Introduction

“What is done wholeheartedly however small, is noble”

If you would wish to share the same FQDN such as api.computingforgeeks.com to serve more than one site or to serve APIs, then this will help you. If you have two sites hosted on different servers in your environment for example sales and accounting, your clients will need to do the following on the browser to access the different sites.

To Access Sales site
https://api.computingforgeeks.com/sales

To Access Accounts site
https://api.computingforgeeks.com/accounts

As you can see, we are using the same FQDN to serve different sites which are differentiated by /sales and /accounting. This will save you more public IPs and Firewall Rules if you have one in your environment.

We hope you have Nginx already installed and running.

--- Install Nginx on Ubuntu / Debian ------
$ sudo apt -y install nginx
$ sudo systemctl enable --now nginx

--- Install Nginx on CentOS / Fedora ------
$ sudo yum -y install nginx
$ sudo systemctl enable --now nginx

--- Install Arch Linux / Manjaro ------
$ sudo pacman -S nginx
$ sudo systemctl enable --now nginx

Step 1: Modify Main Nginx Configuration file

Open up Nginx default configuration file and add the following line inside the http part. Make sure it is within the http curly brackets.

http {
....
......

include /etc/nginx/sites.d/*.conf;
}

This adds the configuration files in /etc/nginx/sites.d/ for nginx to read and act on them

Step 2: Create main Site configuration file

Let us now add our main site FQDN configuration file in /etc/nginx/sites.d

$ sudo vim api.computingforgeeks.com

server {
  listen 80;
  server_name  api.computingforgeeks.com;
  return 301 https://api.computingforgeeks.com$request_uri;
}
 
server {
  listen 443 ssl http2;
  server_name api.computingforgeeks.com; 
  modsecurity_transaction_id "api.computingforgeeks.com-$request_id"; 
  access_log           /var/log/nginx/test-api-access.log;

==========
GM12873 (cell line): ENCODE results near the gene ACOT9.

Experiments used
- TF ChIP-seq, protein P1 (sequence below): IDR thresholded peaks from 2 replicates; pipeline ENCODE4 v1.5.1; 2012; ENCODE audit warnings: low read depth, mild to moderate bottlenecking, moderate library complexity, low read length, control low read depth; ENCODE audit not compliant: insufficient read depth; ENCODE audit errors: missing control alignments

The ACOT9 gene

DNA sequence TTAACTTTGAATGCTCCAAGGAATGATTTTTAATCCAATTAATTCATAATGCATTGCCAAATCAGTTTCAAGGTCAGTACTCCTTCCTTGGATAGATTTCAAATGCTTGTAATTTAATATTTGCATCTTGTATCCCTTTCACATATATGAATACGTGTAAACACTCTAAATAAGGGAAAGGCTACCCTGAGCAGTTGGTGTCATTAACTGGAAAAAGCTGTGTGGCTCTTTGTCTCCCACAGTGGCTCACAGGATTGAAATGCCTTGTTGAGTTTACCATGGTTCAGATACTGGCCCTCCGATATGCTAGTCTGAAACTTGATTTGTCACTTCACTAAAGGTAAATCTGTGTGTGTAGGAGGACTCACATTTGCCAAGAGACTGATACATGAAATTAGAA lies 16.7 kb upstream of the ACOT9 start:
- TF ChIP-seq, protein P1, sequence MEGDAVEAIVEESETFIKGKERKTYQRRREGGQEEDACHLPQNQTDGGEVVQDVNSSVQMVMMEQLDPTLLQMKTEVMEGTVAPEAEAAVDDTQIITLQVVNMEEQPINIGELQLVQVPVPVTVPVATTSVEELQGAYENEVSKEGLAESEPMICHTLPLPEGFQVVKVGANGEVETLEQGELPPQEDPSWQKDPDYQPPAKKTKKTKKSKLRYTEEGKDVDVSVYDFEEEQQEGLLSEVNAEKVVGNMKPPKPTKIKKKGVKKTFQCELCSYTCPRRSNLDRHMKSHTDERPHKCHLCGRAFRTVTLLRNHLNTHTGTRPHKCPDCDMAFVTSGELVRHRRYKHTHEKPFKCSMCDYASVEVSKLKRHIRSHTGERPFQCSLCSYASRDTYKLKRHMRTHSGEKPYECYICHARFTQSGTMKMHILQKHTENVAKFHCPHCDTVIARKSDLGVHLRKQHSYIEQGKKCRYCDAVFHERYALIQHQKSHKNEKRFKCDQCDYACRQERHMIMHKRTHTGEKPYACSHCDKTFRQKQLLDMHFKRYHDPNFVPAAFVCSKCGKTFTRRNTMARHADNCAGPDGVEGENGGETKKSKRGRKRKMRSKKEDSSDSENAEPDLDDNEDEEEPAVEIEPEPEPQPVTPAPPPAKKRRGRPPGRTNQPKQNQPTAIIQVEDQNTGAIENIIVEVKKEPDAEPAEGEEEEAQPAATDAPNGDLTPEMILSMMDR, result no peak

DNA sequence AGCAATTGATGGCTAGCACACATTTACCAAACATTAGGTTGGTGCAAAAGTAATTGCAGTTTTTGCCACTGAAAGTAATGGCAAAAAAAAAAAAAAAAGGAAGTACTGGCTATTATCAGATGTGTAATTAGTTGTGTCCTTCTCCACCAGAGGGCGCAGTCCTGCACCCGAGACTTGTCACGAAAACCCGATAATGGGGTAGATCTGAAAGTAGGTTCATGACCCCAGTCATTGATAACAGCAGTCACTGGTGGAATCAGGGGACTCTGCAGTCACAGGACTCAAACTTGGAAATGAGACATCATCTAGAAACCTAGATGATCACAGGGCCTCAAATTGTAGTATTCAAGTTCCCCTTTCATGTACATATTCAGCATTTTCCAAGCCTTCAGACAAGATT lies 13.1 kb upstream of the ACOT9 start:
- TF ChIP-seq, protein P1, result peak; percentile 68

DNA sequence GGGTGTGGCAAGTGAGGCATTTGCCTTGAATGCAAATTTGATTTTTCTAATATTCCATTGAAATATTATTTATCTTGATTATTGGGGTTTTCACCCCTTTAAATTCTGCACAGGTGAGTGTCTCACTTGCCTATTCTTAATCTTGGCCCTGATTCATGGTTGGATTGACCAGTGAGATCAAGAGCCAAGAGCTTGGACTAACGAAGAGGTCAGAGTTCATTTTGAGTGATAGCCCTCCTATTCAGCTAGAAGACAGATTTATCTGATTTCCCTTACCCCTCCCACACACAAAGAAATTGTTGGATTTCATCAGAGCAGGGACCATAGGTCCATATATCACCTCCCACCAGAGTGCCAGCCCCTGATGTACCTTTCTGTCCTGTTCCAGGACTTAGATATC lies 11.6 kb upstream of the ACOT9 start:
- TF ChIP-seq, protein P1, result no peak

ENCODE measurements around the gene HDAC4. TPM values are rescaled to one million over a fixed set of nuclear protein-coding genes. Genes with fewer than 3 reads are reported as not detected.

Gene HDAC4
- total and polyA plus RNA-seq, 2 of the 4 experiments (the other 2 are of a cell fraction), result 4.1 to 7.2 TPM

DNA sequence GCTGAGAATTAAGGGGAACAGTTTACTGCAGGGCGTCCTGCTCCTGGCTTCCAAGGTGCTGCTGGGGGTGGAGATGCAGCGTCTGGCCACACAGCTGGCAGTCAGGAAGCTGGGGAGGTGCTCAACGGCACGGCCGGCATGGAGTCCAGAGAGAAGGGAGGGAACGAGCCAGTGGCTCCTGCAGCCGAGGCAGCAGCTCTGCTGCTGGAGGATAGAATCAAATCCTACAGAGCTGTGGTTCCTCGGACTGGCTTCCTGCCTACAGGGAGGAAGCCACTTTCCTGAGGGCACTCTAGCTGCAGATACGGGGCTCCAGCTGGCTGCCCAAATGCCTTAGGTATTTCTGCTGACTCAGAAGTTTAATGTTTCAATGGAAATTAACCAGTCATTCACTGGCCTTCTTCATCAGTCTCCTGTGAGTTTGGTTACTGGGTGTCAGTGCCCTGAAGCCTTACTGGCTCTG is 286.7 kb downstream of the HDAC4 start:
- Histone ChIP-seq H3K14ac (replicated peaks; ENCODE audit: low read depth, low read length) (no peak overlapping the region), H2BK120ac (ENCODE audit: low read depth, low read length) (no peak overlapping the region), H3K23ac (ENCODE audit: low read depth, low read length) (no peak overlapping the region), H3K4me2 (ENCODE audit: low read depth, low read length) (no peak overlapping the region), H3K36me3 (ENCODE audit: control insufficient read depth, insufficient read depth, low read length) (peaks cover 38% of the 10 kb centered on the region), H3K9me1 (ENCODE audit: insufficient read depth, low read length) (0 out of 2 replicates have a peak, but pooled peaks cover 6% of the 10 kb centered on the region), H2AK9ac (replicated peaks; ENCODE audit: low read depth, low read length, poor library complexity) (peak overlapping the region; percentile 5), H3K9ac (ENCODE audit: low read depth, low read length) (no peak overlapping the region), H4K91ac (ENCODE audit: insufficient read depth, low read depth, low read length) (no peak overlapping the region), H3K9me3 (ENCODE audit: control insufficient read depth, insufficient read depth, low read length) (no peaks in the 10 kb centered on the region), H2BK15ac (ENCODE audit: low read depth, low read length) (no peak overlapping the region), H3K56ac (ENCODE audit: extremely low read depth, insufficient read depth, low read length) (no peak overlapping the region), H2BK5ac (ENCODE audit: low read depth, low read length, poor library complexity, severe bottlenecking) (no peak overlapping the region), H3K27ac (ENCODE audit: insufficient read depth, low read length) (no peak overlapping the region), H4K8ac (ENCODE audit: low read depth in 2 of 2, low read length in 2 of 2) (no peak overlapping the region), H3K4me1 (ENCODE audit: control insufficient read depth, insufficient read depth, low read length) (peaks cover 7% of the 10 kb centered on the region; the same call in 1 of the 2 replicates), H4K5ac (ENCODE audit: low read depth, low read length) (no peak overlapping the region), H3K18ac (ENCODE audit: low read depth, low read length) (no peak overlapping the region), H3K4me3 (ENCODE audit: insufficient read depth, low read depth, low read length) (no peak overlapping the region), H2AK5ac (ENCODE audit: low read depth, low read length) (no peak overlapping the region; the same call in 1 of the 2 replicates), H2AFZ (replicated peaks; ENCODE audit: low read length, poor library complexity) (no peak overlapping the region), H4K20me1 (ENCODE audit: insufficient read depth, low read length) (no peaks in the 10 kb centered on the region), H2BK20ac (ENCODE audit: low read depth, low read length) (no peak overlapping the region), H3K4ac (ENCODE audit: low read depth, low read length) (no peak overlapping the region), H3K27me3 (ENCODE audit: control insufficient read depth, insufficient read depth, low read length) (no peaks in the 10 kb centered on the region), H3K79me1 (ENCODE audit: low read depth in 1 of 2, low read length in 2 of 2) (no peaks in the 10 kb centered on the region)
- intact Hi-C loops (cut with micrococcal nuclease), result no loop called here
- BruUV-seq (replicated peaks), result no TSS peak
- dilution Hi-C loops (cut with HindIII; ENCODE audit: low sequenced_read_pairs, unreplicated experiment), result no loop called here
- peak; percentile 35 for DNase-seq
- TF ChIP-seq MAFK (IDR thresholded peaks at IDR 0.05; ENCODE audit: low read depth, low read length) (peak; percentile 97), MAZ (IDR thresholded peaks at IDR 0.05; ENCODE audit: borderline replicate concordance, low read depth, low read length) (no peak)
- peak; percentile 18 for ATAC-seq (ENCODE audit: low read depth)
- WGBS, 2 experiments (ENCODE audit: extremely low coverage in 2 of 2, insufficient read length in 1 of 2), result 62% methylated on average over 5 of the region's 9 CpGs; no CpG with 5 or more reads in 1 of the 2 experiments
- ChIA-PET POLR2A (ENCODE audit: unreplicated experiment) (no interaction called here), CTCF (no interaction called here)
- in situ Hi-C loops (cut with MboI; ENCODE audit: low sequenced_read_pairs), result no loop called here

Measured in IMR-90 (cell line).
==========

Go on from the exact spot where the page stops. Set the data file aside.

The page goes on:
error_log            /var/log/nginx/test-api-error.log; 
  include              /etc/nginx/default.d/api.computingforgeeks.com/*.conf;
}

The specific sites will be located in /etc/nginx/default.d/api.computingforgeeks.com/ and as you can notice, that has been included in our configuration file.

Step 3: Create site routing configurations

Now create the sites under /etc/nginx/default.d/api.computingforgeeks.com/ directory as included in the configuration above. In this setup, we’ll create one for sales

cd /etc/nginx/default.d/api.computingforgeeks.com

This configuration will redirect traffic to server 1 (192.168.55.60) hosting sales site listening on port 8443

$ sudo vim sales.conf
location /sales/ {
  proxy_http_version 1.1;
  proxy_pass https://192.168.55.60:8443/sales/;
  proxy_cache_bypass $http_upgrade;
  proxy_set_header Connection 'upgrade';
  proxy_set_header Upgrade $http_upgrade;
}

This configuration will redirect traffic to server 1 (192.168.55.63) hosting sales site listening on port 8080

 $ sudo vim accounts.conf 
location /accounts/ {
   proxy_http_version 1.1;
   proxy_pass https://192.168.55.63:8080/accounts/;
   proxy_cache_bypass $http_upgrade;
   proxy_set_header Connection 'upgrade';
   proxy_set_header Upgrade $http_upgrade;
}

That is all you need to configure your nginx to proxy your sites or APIs using the same FQDN. Thank you for reading through and before you decide to shift your eyes, take a look at related guides below:

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